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Last Flight of the Admiral Stalkforth 1

An idle wind blew across the lake. A giant infernal sun gazed overhead through a gap in the tree canopy, tracing the roving swells in metallic red. On the banks sat a lone man watching the ebb and flow of all around him. The water, the wide leaves of the trees, the grass and the reeds all moved to the same unsteady meter. In the distance he thought he heard the musical plucking of strings, but he couldn’t be sure.

A piercing shriek ripped across the sky. A funnel of wind coalesced out of nothing and threw all out of synch. Leaves were ripped free from their limbs and the water pitched and kicked like a new-born animal. The man looked up and squinted at the patch of bright day. There, superimposed over the dripping globe of the sun, was the gleaming underbelly of a spacecraft. As the ship gradually descended, the cyclone caused by its monstrous engines increased ten-fold and displaced the entire lake. Huge spouts of water shot up and hung in mid-air, exposing the bed of wet black silt. Trees ringing the clearing groaned and shattered into countless fragments. Finally, the ship came to rest a little ways above the lake. Its underbelly swung open like a ribcage and a long stalk of metal unfurled from the black space within. It landed and sunk into the sandbank. The engines abruptly switched off and the jets of water crashed back down to their original form. The seated man, his jaw wired into a half formed smile, watched bemusedly as a column of gray uniformed figures emerged from the black opening and marched down the stalk in single file. The Officer at point, a tall dark skinned fellow, approached him.

“You there,” he said, staring intently at a display embedded on his inside-wrist, “Where is Lamptown?”

“Behind me,” the seated man replied.

“How far?”

“Depends on how fast you’re walking.”

The soldiers, all standing in tight formation with rifles strapped to their backs, glanced at each other uneasily.

The Officer flared his nostrils. “The council warned me about people like you.” Then he leaned forward and glared. “Just tell me where Admiral Stalkforth is.”

“Let me see,” the man said, scratching his chin, “three days ago he was in Malfan Glade, and tonight he’s at the Hymn of the Circling Hawks.”

“And where is he now?”

The man looked around. “Well, he’s not here.”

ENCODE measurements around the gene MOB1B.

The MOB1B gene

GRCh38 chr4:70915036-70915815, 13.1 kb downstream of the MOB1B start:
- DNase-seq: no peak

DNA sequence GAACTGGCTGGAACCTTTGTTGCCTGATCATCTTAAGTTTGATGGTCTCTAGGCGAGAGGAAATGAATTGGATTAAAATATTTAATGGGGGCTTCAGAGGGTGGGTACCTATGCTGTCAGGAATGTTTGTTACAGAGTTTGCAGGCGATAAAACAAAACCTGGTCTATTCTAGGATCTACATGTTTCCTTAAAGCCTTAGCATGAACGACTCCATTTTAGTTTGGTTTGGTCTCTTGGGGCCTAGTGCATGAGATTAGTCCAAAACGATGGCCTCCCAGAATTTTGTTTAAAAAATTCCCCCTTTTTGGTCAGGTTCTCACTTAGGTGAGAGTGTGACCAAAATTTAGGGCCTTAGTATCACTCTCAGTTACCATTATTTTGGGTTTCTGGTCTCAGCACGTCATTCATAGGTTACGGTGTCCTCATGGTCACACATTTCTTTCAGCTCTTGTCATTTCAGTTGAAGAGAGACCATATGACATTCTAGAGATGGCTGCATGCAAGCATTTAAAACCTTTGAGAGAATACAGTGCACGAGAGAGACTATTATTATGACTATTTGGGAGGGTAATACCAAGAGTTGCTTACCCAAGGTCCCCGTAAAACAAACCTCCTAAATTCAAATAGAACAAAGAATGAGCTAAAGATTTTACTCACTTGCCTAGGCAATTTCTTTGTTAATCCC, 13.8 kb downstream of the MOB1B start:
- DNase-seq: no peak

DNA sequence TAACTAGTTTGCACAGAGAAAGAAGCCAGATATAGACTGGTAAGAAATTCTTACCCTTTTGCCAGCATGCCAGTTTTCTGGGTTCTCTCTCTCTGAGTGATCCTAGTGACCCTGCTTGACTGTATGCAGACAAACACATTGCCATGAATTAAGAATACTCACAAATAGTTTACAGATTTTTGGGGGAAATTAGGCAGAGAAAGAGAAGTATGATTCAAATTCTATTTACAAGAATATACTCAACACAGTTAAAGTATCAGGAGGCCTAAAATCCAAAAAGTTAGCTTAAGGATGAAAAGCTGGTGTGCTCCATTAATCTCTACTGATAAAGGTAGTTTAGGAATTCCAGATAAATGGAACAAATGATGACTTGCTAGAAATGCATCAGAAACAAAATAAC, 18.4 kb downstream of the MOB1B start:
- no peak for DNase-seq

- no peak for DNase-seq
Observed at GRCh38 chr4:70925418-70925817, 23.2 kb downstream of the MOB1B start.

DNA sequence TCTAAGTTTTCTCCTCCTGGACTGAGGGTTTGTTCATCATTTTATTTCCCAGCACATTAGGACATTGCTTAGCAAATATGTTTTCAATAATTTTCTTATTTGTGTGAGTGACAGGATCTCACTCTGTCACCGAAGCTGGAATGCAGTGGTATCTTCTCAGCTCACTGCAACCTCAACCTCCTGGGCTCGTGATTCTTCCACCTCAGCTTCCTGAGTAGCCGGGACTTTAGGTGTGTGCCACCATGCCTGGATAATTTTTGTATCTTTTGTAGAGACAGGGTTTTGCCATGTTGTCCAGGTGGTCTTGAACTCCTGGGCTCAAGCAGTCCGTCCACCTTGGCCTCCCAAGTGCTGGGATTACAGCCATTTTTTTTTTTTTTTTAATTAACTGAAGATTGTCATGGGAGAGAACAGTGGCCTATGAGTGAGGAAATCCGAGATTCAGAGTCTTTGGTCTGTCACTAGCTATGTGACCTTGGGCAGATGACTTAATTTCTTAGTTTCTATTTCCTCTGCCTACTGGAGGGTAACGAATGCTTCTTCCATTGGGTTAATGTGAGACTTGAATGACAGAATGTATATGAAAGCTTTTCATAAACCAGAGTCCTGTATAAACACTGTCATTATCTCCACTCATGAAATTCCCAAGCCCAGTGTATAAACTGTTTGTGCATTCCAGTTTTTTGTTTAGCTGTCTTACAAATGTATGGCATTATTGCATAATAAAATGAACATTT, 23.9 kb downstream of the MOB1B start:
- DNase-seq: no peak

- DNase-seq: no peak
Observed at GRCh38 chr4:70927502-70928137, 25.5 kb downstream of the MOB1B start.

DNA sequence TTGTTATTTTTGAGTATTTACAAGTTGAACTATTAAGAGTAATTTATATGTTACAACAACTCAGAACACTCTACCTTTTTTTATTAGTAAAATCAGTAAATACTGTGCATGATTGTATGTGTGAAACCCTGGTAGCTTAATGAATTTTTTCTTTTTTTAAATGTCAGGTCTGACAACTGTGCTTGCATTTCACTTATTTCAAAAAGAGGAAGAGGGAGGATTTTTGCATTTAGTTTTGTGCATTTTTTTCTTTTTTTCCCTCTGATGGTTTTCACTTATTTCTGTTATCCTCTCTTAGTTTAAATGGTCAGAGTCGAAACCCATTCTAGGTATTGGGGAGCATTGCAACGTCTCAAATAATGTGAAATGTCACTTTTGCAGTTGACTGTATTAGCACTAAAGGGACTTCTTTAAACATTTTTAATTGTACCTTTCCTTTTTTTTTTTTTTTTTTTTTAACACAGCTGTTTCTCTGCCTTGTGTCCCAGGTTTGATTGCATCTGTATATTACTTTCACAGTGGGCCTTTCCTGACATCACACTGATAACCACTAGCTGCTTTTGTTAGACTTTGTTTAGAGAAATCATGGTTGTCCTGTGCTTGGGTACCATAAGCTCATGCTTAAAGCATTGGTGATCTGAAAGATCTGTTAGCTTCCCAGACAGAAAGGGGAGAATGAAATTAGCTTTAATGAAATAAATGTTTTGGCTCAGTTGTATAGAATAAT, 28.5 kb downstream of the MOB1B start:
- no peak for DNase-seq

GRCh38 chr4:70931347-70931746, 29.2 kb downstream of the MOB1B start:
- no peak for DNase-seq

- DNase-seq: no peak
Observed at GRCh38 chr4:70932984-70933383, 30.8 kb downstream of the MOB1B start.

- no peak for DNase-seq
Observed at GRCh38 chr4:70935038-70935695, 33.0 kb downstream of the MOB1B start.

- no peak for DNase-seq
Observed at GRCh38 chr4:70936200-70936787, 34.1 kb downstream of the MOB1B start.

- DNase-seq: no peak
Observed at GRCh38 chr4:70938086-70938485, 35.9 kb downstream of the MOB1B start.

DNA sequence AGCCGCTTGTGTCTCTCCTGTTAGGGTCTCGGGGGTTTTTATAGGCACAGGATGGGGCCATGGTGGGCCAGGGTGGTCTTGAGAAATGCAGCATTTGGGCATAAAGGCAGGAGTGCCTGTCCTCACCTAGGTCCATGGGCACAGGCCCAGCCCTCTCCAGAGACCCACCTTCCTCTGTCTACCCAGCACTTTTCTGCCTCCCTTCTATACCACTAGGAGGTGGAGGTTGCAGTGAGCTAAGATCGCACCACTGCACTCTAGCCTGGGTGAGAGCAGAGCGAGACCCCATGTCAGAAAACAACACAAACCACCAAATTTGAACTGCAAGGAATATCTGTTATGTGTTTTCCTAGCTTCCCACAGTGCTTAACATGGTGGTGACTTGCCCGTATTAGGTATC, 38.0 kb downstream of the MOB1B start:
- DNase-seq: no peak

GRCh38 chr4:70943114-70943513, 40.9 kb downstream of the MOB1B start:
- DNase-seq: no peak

The Officer straightened and brushed some grass off his uniform. “Alright men, there’s no point in questioning this feeble-minded savage. Let’s head into town, I just downloaded the co-ordinates from the Jade Javelin.”

The set off in single file, their boots sinking into the soft earth with each step.
As they left the lake behind, one the of the soldiers leaned forward and whispered to his comrade, “I’d bet a month’s planet-leave that’s the ex-emperor of Jotas we just spoke to.”

“Granazzio the Butcher? You’re crazy,” said the other man.

“I swear it’s him, my mother and I lived under his rule when I was a kid.”

“Quiet!” said the Officer, and the second soldier shrugged noncommittally.

A short time later they broke through the undergrowth and came to large clearing. They had found Lamptown.

picking at one nit

I like the story so far, but the opening's got no hook. This is something I've heard many times at my writers' group meetings, especially from writers of SF and/or short stories. We all have the desire to start our stories with a vivid description of our lovely new world. But we've only a moment to draw the reader in and keep them interested.

I've had to rework a lot of openings. But like me, you have everything you really need in the first two paragraphs, and the material simply needs to be presented in a different order. Now that I'm concentrating on stories of 7k words or less, I'm beginning to understand how important it is that a story must move, and move quickly.

Just goes to show, no matter

Just goes to show, no matter how splashy you make your entrance, there's always going to be somebody around who won't be impressed by it!

I thought the details you picked to describe the landing (the leaves, the sprays of water, etc.) were well-chosen. They help to make the scene concrete and vivid.